Online Dictionary of Philosophy of Mind: Edited by Chris Eliasmith of Washington University (St. Louis)

Emergence & Mind Bibliography: Maintained by Tullio Tinti

Emergent Properties”; “Panpsychism”; “Dualism” (in Philosophy of Mind): Entries at Stanford’s Online Encyclopedia of Philosophy; the first focuses on the history of debates over, and the different proposals for, a concept of emergence

Supplemental Bibliography

Deacon, Terrence. The Symbolic Species: The Co-Evolution of Language and the Brain (New York: W.W. Norton, 1998)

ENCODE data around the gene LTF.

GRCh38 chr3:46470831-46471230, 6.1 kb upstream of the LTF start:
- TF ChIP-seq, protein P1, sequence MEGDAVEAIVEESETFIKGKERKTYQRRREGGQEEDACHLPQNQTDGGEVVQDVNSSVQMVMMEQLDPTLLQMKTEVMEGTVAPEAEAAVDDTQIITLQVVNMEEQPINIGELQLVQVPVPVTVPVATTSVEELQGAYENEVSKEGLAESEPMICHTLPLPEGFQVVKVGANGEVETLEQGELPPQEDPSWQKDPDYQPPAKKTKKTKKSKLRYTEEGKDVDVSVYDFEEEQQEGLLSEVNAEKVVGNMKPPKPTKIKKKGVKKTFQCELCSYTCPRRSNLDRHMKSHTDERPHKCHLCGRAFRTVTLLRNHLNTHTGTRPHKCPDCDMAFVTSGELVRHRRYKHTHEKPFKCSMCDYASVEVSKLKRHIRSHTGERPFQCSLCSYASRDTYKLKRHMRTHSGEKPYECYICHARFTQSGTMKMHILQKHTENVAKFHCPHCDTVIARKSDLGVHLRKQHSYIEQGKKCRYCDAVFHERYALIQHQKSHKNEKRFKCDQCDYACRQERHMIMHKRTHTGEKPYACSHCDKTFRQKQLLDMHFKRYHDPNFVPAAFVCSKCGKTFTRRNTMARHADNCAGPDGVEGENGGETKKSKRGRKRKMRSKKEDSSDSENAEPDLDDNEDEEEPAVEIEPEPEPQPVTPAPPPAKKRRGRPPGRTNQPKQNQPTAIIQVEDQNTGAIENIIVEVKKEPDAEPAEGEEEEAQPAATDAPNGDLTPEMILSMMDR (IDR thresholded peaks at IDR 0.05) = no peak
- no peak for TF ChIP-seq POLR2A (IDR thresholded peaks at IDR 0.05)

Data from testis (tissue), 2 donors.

Freeman, Anthony. The Emergence of Consciousness (Imprint Academic: 2001); the essays in this volume original appeared in a special issue of the Journal of Consciousness Studies 8 nos. 9 and 10 (2001)

Kim, Jaegwon. Mind in a Physical World (Cambridge: MIT Press, 1998)

McLaughlin, Brain P. The Rise and Fall of British Emergentism. Emergence or Reduction?: Essays on the Prospects of Nonreductive Physicalism (Berlin: Walter de Gruyter, 1992)

Morowitz, Harold J. The Emergence of Everything: How the World Became Complex (Oxford: Oxford University Press, 2002)

Scott, Alwyn. Stairway to the Mind: The Controversial New Science of Consciousness (New York: Copernicus Books, 1995)

Theme 13: State of the Field of Science, Philosophy, and Religion